Killer mom: Poison was my way out

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poison mom INLSA Phamela Somkence. Photo: Masixole Feni

A Cape Town mother who poisoned her eight-month-old daughter to death did so because she felt there was no other way out of the bleak financial situation she found herself in, the Western Cape High Court has heard.

Phamela Somkence, 29, of Philippi was sentenced to 10 years behind bars on Monday after she admitted that she poisoned her daughter to death and attempted to kill the child’s older sister in the same way.

 The incident took place at their Browns Farm home in October 2010 when Somkence mixed poison into her daughters’ fruit juice and gave it to them before drinking the same deadly concoction in a bid to end her own life.

The young mother claimed she did it because she felt it was the only way out of the dire financial situation she was in as a result of being unemployed.

Somkence and eight-year-old Thimna survived after medical treatment, but Ichume died before reaching a hospital.

In a plea and sentence agreement concluded with the State on Monday, it emerged that Somkence was taking emotional strain at the time she committed the offences because she could not find a job.

She has a secretarial diploma.

In addition, she did not receive financial help from the children’s fathers and had received several letters of demand for outstanding debt.

Her hopes were raised a week before the murder when Thimna’s father told her he would contribute to the maintenance of his child because he had found a job.

However, he died a day after he spoke to her, shattering her hopes of alleviating their poverty-stricken situation.

In desperation, she approached Ichume’s father for financial assistance.

However, she claims that his family turned her away and allegedly assaulted her because they saw her as a nuisance.

Following the alleged assault, she obtained an order against his sister.

In addition, the relationship between Somkence and her own family had also broken down and she began to feel isolated.

The day after the alleged assault at the hands of Ichume’s father’s family, Somkence thought that ending their lives was the only way out.

One of the aggravating factors taken into account when negotiating the plea bargain was the increasing number of similar offences.

In addition, she had the children’s trust and had ample time to reconsider her actions.

Thimna will now have to live with the knowledge that her own mother tried to poison her and that her sister died after drinking the poison.

However, the mitigating factors taken into account by the court include that Somkence is a first offender and that she showed genuine remorse for what she did.

In addition, by pleading guilty, she also spared the court and the State the expense of a protracted trial, and prevented the surviving daughter from having to testify against her.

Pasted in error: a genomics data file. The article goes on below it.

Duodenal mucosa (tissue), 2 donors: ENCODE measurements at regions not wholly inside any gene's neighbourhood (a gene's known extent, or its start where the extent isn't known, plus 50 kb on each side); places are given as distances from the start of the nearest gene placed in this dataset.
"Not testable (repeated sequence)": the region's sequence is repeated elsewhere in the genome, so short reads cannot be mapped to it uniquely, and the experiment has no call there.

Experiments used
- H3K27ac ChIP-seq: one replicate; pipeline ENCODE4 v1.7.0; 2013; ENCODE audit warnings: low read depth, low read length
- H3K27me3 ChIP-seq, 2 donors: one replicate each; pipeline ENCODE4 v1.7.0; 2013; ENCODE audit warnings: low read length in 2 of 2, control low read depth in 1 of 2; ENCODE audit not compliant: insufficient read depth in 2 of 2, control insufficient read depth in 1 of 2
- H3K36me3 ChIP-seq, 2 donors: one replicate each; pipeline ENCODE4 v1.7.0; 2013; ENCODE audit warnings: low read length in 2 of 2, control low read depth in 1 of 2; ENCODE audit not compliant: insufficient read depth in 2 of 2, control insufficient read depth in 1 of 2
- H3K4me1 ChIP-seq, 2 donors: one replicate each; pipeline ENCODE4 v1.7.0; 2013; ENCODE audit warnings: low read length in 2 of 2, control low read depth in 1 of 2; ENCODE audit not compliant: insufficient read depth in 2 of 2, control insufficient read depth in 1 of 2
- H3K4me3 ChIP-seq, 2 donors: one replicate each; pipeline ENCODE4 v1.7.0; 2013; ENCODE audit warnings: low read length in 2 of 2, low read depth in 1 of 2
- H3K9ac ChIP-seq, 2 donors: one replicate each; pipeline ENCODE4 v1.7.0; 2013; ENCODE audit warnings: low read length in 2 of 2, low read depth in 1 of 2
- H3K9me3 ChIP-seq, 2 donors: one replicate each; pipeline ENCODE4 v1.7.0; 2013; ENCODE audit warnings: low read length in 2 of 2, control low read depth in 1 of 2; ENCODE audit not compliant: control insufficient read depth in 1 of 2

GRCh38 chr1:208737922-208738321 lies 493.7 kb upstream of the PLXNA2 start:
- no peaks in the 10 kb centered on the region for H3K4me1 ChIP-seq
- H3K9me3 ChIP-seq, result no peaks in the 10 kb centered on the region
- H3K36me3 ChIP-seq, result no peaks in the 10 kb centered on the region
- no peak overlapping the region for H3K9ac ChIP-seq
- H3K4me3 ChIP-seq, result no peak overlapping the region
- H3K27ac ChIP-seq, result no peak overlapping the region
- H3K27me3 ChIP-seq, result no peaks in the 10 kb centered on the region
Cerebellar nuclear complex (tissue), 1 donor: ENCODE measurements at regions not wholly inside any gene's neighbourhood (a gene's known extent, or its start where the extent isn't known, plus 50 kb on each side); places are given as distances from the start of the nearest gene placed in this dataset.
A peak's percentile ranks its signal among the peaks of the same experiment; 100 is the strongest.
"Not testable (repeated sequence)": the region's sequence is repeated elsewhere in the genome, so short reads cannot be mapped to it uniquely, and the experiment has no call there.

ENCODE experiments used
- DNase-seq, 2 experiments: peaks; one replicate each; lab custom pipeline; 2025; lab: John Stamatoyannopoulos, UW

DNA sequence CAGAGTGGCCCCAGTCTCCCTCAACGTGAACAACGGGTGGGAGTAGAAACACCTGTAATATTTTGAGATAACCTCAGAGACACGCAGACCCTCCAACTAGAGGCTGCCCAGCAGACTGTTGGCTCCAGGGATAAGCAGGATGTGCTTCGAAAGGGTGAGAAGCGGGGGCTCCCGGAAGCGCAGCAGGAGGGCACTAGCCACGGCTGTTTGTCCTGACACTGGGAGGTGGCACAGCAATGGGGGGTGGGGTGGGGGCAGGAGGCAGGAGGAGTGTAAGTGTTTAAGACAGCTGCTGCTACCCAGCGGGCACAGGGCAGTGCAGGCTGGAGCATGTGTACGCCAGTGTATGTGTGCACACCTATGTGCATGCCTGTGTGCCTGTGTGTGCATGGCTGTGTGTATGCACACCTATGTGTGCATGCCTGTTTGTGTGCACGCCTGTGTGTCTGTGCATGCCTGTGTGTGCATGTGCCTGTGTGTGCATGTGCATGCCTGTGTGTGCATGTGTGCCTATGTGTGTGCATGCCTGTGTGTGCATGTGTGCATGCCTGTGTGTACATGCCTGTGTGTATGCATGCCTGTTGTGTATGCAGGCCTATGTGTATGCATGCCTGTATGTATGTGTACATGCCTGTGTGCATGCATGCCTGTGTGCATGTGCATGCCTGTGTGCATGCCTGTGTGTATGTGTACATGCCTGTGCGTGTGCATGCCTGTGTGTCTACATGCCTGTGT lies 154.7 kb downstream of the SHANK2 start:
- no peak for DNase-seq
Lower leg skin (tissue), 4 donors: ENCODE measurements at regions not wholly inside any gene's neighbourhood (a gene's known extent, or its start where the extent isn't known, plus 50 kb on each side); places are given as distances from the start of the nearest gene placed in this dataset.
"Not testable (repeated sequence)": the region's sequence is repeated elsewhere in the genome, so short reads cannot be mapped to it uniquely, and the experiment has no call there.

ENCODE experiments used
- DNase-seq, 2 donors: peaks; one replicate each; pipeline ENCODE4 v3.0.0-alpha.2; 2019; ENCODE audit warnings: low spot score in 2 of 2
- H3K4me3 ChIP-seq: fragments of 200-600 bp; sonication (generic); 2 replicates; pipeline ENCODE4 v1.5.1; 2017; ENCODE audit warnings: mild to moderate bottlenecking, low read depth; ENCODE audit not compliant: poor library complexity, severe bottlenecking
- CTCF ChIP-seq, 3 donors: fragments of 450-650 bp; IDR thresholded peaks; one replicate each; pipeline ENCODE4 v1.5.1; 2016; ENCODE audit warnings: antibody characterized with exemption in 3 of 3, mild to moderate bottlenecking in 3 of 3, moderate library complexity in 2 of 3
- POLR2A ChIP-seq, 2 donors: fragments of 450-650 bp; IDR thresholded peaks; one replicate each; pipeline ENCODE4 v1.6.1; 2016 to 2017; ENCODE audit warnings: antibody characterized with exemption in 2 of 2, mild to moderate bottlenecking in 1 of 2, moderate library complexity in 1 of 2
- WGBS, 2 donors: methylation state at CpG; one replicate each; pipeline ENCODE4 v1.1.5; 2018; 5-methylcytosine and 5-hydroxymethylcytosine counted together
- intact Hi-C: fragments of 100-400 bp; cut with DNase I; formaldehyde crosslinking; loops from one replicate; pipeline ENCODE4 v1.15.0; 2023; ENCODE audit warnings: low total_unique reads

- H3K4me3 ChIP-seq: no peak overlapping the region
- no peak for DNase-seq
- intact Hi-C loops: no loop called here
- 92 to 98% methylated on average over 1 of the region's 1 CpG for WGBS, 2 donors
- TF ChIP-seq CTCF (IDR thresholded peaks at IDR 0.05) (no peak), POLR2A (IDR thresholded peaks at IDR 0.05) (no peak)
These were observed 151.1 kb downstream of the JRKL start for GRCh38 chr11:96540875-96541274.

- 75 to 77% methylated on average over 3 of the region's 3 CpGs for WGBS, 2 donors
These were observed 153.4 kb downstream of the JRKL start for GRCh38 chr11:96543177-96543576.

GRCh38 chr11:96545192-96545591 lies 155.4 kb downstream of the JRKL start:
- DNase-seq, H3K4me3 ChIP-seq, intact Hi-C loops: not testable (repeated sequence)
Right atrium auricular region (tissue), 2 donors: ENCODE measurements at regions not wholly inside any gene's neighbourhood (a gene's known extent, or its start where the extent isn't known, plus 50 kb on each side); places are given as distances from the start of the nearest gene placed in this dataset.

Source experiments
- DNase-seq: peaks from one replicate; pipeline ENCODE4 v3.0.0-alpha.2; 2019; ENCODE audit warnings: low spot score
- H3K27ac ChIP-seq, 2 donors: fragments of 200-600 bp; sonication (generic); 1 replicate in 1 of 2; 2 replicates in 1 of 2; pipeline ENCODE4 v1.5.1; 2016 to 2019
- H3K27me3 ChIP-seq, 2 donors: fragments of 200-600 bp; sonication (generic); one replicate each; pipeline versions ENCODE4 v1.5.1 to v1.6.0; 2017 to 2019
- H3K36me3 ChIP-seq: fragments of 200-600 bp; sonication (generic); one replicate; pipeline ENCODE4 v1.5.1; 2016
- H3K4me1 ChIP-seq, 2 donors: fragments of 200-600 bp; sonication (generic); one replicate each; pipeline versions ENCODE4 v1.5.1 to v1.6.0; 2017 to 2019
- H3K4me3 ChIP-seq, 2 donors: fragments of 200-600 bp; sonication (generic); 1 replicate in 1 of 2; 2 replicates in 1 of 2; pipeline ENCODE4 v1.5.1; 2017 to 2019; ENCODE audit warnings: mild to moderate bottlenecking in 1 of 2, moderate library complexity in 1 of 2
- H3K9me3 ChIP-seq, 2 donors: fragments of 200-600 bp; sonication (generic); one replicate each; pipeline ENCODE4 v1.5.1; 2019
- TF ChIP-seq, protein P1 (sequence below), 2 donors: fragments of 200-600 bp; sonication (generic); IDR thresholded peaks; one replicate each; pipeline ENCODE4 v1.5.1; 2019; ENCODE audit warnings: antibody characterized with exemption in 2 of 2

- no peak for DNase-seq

Her emotional state and “feelings of helplessness” as a result of her financial situation were considered to be substantial and compelling circumstances, justifying a departure from the prescribed minimum sentence of life imprisonment.

Before Cape Judge President John Hlophe on Monday, Somkence confirmed that she understood the consequences of pleading guilty to the charges of murder and attempted murder.

She said the contents of the plea and sentence agreement had been explained to her before she signed it.

 

The murder and attempted murder charges were taken together for the purposes of sentencing and she received a term of 15 years behind bars, of which five years were suspended for five years on condition that she was not convicted of an offence involving violence.

Somkence’s advocate, Lara Joubert, informed the court that, since her client was the primary caregiver for the surviving child, provision had been made for Thimna’s care while Somkence was in prison.

A report from the Department of Social Development was handed to the court.

As the court adjourned, Somkence’s mother, Aganethu, wept uncontrollably as family members comforted her in the public gallery.

She hugged Somkence as court orderlies led her away.

Somkence’s relatives declined to speak to the media.

 

A disturbing trend of similar cases

* Thirty-one-year-old Zulpha Jacobs, pictured, has been charged with murder and child abandonment after the body of her two-year-old son Tariq was found in a shallow grave close to Imperial Primary School in Beacon Valley on December 31.

A neighbourhood watch member found his body.

* In February, 35-year-old Nyarai Chiwandire, stepped in front of an oncoming train near Eerste River railway station with her 16-month-old daughter Rosemary and six-day-old son Allan, killing all three.

* Last month, the Western Cape High Court sentenced Nonkholiso Skotha, 51, of Zwelethemba, Worcester, to 15 years in prison after she killed her nephews for not doing their house chores.

Seven-year-old Ntumeko Mboxi and 11-year-old Zama had been in Skotha’s care since their mother died in 2005.

In a plea bargain she pleaded guilty to murder and assault with intent to commit grievous bodily harm.

* Thirty-five-year-old Venolia Siwa stands accused in the Pampierstad Magistrate’s Court in the Northern Cape of the murders of her five children in October last year.

She allegedly forced her children to drink a cocktail of brake fluid and cooldrink but then drowned them when she thought they were not dying quickly enough.

The eldest, Sizwe, was disabled. The other children were Lukanyo, 10, Edward, five, Reatlegile, four, and Matiki, two.

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Cape Argus



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